The use of medicinal plants to treat sexually transmitted diseases in Nigeria: Ethnomedicinal survey of Niger Delta Region

Kola‘ K. Ajibesin, Danladi N. Bala, Uwemedimo F. Umoh

Abstract


Sexually transmitted diseases (STDs) occur throughout the world. In Nigeria, STDs are one of the leading diseases affecting a vast
majority of people. The prevalence rate of these diseases is high in the Niger Delta of Nigeria, especially in Akwa Ibom and Rivers
States. Majority of the population turn to traditional medical practitioners (TMPs), who are available in every community for the treatment of STDs, due to lack of access to modern health facilities and also due to the social stigma associated with the diseases. An ethnomedicinal survey was conducted on the TMPs of various communities of Akwa Ibom and Rivers States of Nigeria to obtain and document information on the medicinal plants used to treat STDs. Interviews were conducted in the local language about plant parts, ailments treated, method of preparation and dosages. The statistical analyses used were use-value, fidelity level, bar chart, and pie chart. Thirty-six plant species representing 26 families were reported by 105 TMPs as remedies for STDs including gonorrhoea and syphilis. Gonorrhoea was the most important disease treated. The medicinal plants used may serve as a source of new and effective drugs and the TMPs may serve as additional source of health manpower.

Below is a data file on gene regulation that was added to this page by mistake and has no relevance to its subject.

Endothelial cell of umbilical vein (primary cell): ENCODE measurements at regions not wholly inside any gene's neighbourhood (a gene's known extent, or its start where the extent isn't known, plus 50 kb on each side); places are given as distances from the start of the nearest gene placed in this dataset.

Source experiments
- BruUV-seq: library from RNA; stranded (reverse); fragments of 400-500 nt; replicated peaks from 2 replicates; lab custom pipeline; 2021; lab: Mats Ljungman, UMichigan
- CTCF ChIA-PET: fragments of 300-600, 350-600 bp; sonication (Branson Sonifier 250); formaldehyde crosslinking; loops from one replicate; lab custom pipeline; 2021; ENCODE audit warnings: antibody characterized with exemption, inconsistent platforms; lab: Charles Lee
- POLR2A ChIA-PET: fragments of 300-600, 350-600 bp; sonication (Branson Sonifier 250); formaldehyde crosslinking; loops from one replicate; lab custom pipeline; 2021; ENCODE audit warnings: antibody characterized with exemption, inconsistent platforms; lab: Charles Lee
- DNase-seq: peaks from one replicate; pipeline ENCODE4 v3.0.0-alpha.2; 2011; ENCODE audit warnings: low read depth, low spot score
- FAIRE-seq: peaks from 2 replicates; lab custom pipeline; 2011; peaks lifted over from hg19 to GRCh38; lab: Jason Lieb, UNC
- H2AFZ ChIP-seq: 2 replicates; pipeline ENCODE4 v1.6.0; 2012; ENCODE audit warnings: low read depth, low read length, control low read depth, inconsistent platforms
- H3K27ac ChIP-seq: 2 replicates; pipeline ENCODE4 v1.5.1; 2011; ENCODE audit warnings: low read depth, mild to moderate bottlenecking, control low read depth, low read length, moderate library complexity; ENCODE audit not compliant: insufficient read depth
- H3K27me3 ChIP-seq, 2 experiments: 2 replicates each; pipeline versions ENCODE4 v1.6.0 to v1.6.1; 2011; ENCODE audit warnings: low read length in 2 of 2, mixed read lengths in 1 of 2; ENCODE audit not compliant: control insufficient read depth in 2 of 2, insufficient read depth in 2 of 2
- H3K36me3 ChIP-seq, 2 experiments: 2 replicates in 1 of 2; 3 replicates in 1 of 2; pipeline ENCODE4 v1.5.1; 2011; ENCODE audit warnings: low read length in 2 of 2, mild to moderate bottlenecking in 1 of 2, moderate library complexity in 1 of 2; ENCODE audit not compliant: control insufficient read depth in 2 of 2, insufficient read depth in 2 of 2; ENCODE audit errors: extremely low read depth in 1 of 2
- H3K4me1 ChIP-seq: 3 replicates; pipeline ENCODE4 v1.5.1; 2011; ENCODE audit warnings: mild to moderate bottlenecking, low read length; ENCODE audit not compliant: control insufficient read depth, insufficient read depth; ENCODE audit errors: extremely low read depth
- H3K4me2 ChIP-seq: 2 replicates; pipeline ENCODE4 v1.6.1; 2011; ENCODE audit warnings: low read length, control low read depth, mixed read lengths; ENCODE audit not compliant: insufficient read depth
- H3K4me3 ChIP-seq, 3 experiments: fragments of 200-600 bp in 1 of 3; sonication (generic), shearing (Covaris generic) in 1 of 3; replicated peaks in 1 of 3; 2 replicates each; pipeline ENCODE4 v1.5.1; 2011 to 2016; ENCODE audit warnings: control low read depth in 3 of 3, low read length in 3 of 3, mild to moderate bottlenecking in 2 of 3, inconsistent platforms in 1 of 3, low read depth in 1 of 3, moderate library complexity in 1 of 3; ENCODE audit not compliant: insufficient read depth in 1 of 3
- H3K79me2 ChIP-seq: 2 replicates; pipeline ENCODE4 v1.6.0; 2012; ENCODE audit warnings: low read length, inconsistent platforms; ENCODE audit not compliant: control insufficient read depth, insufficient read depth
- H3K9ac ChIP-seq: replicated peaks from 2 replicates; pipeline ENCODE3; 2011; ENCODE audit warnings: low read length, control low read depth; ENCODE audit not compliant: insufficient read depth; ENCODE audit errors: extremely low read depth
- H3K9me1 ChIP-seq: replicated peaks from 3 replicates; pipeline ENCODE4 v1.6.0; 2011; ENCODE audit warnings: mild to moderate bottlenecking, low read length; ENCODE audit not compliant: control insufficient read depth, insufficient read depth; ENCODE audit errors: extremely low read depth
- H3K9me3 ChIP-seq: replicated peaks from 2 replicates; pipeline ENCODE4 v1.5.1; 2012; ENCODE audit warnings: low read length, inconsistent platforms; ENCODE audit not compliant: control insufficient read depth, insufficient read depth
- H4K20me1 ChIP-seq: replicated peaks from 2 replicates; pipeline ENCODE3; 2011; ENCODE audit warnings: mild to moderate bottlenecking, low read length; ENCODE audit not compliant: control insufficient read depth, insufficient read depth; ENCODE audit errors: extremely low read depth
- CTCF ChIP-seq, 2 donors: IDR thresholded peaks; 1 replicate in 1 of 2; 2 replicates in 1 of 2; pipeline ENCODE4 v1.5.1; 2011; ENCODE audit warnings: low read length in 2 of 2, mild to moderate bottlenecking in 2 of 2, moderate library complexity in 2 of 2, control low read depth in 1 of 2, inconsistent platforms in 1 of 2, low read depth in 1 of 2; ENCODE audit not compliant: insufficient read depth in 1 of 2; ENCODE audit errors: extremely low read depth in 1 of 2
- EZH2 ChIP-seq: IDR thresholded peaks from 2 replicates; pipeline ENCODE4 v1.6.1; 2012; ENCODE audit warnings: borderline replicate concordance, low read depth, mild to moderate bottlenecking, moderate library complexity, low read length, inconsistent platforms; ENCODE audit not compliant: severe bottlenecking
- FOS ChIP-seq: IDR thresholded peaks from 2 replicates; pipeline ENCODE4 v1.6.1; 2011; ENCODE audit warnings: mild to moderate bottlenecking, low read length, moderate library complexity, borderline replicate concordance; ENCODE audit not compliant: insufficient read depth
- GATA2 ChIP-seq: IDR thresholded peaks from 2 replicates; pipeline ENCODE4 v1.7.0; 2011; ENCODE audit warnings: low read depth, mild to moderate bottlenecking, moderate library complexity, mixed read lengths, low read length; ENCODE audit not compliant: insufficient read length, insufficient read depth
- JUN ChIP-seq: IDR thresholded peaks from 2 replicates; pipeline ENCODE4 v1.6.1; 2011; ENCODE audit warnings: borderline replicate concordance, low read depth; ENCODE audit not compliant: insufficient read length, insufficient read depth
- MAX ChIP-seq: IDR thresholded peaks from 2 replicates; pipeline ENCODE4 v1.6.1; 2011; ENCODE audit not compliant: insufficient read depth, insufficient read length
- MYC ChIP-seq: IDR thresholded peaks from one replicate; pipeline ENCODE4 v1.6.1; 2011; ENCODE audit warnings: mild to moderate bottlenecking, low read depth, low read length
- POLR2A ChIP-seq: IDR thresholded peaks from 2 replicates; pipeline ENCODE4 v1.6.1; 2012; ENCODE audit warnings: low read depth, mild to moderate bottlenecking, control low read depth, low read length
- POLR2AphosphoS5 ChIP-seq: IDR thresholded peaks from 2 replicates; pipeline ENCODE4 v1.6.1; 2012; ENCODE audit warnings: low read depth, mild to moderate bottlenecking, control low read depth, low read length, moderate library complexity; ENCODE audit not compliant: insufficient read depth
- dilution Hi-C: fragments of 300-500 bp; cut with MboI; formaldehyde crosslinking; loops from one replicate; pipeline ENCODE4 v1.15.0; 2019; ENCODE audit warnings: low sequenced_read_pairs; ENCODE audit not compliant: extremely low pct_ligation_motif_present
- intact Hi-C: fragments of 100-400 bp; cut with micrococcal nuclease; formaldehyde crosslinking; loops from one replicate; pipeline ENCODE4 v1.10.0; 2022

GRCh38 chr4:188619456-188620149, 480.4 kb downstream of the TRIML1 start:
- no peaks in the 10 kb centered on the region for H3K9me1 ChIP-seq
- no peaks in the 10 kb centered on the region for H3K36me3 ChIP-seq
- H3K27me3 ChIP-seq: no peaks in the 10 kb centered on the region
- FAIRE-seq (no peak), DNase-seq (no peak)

Key words: Medicinal plants, Niger Delta, Nigeria, sexually transmitted diseases

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DOI: http://dx.doi.org/10.22377/ijgp.v5i3.200

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